Followers of ARPN will find many familiar themes in Mamula’s and Bridges’s book, but as the National Mining Association has pointed out, “[w]hile others have told important parts of the story, Mamula and Bridges have woven together myriad threads to give us the startling implications of our failed minerals policies.”

    As Paul Driessen, senior fellow with the Committee For A Constructive Tomorrow and Center for the Defense of Free Enterprise, who also authored the foreword for the book, recently wrote in a preview piece for the Canada Free Press:

    “[The book provides] reasons why we must reexamine the policies that brought us to this untenable and unsustainable point in American history. In concise, plain language, geologist Ned Mamula and Silicon Valley expert Ann Bridges explain why we must literally break ground in these areas… and drill down to find out what minerals are in them. Their key points must be pondered, absorbed and acted on by all who care about our security and prosperity.”

    Groundbreaking! is offered in print and eBook formats wherever books are sold.

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  • Post-Thanksgiving Rut? Back to Basics on Resource Policy Issues

    If you’re still struggling to get your bearings after the long Thanksgiving weekend, you’re not alone. A New York Times piece from this Monday provides a good snapshot of what we are going through –  and offers “4 Ways to Stay Motivated When You’re in a Rut:”  Writes the NYT: “It’s the Monday after Thanksgiving, and we’re all [...]
  • Mamula & Moore: Current Federal Policy Efforts Opportunity for “Huge Turnaround for Reducing Dangerous Mineral Imports Through Responsible Mining”

    In a new piece for National Review, geoscientist Ned Mamula, who is an adjunct scholar at the Center for the study of Science at the Cato Institute and a member of the ARPN panel of experts and Heritage Foundation senior fellow Stephen Moore offer up their take on the current – and long overdue – [...]
  • A Look at Gateway Metal Import Dependence: Copper – 25 Years of Rising Dependence

    If our trip Through the Gateway holds one lesson so far, it’s that old patterns and paradigms are out the window.  Advances in technology and materials sciences have changed the applications for many mainstay metals and are fueling demand.   As we have outlined, the same applies for numerous rare tech metals, which are primarily sourced [...]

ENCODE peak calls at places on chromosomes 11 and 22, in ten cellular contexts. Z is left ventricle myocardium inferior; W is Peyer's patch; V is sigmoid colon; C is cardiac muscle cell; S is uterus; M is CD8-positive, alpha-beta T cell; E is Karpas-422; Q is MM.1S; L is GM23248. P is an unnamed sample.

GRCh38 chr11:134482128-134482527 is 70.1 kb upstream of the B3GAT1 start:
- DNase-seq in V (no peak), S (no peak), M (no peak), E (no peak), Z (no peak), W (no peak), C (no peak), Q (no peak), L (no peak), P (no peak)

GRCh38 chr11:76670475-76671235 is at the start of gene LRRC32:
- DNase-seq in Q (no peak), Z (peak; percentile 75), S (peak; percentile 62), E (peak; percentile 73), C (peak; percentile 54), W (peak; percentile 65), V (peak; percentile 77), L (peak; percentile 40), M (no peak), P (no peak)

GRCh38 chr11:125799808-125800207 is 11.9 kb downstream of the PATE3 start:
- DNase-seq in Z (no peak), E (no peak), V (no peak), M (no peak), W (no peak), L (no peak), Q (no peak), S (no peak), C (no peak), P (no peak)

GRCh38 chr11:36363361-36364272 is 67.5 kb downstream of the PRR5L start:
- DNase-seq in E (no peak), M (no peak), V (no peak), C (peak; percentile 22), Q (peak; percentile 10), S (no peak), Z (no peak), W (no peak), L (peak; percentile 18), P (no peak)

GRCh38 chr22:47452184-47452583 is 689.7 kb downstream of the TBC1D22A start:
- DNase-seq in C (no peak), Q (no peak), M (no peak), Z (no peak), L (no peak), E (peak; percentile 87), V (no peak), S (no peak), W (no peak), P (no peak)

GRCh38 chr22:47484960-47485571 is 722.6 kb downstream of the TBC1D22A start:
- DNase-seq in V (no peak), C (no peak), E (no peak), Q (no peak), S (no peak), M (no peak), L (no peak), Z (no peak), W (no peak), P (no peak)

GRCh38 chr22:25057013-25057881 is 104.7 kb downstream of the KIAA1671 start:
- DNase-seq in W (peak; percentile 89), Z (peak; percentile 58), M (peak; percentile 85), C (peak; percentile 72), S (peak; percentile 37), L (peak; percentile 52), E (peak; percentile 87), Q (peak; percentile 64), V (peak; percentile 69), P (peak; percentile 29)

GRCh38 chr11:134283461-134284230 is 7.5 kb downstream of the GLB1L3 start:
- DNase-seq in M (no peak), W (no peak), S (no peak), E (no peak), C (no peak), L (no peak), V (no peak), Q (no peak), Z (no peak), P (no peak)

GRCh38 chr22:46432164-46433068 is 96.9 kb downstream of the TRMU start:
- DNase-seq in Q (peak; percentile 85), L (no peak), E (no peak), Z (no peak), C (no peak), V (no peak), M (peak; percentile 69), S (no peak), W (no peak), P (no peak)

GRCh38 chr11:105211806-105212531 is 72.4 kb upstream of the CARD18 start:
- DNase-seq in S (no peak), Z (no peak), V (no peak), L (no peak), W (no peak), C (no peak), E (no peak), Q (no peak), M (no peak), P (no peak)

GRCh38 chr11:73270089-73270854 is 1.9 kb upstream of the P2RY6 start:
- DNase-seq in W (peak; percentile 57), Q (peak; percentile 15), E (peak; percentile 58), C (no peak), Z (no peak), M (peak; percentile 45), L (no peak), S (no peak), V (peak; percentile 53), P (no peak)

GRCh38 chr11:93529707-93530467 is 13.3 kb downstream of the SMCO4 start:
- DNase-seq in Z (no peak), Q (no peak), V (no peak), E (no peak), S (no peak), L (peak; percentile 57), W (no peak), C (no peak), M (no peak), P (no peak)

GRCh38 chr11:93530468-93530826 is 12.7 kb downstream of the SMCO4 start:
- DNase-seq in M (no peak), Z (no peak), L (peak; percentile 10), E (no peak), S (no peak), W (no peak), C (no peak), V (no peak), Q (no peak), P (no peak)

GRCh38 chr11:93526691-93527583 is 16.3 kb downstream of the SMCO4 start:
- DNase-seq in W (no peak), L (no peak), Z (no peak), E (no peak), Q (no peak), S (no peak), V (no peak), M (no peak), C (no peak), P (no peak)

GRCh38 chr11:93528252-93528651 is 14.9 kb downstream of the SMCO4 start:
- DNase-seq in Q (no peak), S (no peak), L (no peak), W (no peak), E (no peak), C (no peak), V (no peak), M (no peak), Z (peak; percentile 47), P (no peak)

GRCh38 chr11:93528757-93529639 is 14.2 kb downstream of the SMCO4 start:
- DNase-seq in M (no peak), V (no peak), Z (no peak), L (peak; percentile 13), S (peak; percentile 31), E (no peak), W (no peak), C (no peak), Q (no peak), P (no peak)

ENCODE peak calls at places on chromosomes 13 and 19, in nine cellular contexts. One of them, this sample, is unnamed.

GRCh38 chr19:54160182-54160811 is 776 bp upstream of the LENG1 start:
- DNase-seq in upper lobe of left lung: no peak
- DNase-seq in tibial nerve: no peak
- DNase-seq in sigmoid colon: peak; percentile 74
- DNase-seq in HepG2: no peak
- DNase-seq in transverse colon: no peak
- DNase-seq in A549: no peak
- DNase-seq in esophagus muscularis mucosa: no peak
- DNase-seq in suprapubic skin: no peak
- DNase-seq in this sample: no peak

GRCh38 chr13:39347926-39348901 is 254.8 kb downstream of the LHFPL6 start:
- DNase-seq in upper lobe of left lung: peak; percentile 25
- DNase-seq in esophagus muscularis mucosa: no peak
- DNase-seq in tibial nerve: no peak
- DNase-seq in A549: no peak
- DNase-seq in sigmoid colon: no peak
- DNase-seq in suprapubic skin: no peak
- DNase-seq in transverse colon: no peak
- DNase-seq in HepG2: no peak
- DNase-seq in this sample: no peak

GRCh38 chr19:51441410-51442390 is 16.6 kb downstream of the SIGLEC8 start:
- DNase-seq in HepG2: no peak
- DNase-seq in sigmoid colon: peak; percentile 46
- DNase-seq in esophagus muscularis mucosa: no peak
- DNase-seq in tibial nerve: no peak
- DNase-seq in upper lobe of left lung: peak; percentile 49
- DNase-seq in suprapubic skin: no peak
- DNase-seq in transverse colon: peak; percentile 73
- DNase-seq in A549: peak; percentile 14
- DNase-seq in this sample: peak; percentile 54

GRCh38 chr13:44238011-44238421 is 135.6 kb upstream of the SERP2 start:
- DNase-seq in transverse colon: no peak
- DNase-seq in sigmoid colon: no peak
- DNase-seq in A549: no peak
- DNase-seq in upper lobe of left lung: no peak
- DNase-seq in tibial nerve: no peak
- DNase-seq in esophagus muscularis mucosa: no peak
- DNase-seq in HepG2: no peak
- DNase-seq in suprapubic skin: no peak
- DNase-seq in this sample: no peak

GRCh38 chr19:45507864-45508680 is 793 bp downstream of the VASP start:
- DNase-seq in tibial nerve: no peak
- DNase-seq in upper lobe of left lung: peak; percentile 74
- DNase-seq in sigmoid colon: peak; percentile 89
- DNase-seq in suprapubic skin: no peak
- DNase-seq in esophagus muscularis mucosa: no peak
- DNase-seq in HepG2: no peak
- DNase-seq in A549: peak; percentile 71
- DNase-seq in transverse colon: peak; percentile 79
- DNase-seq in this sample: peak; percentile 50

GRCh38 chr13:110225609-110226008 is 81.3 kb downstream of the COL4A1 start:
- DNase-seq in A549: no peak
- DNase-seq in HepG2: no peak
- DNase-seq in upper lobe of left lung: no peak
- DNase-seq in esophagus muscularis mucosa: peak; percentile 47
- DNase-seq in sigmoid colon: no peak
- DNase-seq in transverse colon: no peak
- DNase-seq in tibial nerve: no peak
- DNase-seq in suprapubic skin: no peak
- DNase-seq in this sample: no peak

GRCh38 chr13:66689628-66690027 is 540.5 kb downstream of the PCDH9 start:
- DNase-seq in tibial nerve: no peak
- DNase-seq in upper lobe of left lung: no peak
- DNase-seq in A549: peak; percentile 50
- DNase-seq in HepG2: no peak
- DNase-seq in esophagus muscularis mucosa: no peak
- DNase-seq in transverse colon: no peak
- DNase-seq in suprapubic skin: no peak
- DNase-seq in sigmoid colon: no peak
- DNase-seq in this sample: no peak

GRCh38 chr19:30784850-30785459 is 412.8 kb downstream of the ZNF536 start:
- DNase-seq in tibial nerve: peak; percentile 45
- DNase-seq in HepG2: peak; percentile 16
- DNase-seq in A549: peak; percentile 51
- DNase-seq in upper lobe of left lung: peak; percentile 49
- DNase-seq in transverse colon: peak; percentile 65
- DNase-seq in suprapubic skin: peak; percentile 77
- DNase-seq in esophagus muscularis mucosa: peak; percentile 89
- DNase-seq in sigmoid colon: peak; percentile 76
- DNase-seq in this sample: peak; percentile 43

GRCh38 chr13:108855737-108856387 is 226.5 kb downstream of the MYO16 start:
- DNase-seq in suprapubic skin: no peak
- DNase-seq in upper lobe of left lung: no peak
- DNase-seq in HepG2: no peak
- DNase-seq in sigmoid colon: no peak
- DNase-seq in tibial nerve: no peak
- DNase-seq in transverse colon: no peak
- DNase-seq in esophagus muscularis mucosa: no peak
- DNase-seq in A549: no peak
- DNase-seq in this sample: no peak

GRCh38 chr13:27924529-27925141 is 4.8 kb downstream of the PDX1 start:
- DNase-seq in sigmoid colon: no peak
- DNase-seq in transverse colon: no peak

• Is Lithium the New Black?

    At a time when mineral commodities have been slumping, one material is proving to be the exception to the rule, leading many to hail lithium as “a rare bright spot for miners, amid cratering prices of raw materials tied to heavy industry such as iron ore to coal.”  Via our friend Simon Moores, managing director [...]
  • U.S. Mineral Resource Dependency Continues to Spell Trouble

    For children, it’s the arrival of the first snow each year – for policy wonks, it’s the release of an annual study.  Whereas kids run to check the window multiple times a day once snow has been forecast, policy wonks continuously check for updates on the release of that study when it’s that time of [...]
  • USGS Rings Alarm Bell: United States’ Mineral Resource Dependencies Have Increased Drastically

    Without fanfare, and largely unnoticed at a time when all eyes in our nation’s political circles are on Iowa, the United States Geological Survey (USGS) has released a report that should be required reading for all our policy makers. Analyzing data collected from 1954 through 2014 for more than 90 non-fuel mineral commodities from more [...]
  • Strategic Metals Flashback – or Flash Forward?

    Our Director of Research, Sandra Wirtz, unearthed this piece from the Time Magazine online archives  – “Strategic Metal: #1,” dateline October 13, 1941 – just weeks before Pearl Harbor.  It inspired me to do a little research on my own, with an eye toward our present-day approach to strategic metals. With war raging in Europe, [...]
  • Famine, food, and Rare Earths in Asia

    A sad, but not surprising, news story made its way across the wires this morning.  North Korea’s Kim Jong Il has approved a swap of sorts with its northern neighbor, China. The agreement will bring Chinese fertilizer and corn to his country’s famine-ravaged Hermit Kingdom in exchange for ceding to China rights to develop North [...]